Based on widely accepted scientific measurements, global emissions reduction efforts, while essential, have not succeeded in reducing levels of atmospheric greenhouse gases.
The annual rate of carbon released into the atmosphere is accelerating (for many reasons which need not be discussed here). Reducing emissions and building out alternative energy are necessary but insufficient to address global warming and, based strictly and objectively on atmospheric carbon numbers, have yet to show significant signs of success.
While we have gone through many phases of optimism – and a dramatic change is always possible – there is little evidence that such necessary atmospheric carbon reductions will take place in a suitable time frame. Indeed, the unprecedented rate of growth of atmospheric carbon to over 3 ppm during 2016 despite major advances in development and deployment of alternative energy is testament to an incomplete and not-yet-effective strategy. (See http://www.esrl.noaa.gov/gmd/ccgg/trends/gr.html.)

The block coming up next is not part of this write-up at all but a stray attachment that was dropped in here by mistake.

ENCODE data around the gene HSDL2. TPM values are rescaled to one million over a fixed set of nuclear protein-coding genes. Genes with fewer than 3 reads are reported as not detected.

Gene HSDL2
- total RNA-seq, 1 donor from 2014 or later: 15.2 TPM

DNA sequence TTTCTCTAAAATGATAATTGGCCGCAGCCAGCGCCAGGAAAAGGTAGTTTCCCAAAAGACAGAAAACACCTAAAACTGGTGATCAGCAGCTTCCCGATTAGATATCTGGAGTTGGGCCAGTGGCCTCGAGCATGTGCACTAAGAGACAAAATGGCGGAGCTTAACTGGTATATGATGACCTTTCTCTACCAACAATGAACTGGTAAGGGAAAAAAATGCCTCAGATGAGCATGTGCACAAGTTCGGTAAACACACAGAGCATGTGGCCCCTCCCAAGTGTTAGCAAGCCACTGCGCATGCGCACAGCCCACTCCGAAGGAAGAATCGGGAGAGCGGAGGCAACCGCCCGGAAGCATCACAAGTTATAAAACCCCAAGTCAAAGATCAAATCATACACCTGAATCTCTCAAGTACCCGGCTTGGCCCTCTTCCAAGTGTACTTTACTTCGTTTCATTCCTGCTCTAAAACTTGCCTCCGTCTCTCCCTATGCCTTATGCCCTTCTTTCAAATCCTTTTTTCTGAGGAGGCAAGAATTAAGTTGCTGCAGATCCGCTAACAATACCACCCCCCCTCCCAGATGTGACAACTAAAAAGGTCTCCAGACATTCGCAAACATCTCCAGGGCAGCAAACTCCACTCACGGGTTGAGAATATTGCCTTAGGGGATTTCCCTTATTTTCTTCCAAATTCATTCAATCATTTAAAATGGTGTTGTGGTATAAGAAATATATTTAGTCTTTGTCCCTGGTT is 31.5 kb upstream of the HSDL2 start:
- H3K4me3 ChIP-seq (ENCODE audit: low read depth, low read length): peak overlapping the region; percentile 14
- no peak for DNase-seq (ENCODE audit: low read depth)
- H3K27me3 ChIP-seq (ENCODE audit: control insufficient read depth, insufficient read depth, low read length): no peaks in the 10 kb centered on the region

The only practical, inexpensive and readily available “technology” for the massive carbon drawdown necessary is photosynthesis and associated biodiverse processes. Such essential eco-restoration brings many advantages, including low cost, high food productivity, mitigating and often ending floods and drought, local economic self-sufficiency, and eliminating conflicts over scarcity. Land managers across the world have decades of eco-restoration experience on millions of acres. Evolving management approaches are highly effective and well-known outside of the conventional management practices that created the problem in the first place.
It is therefore time to reassess our climate strategies and proceed accordingly. Continue reading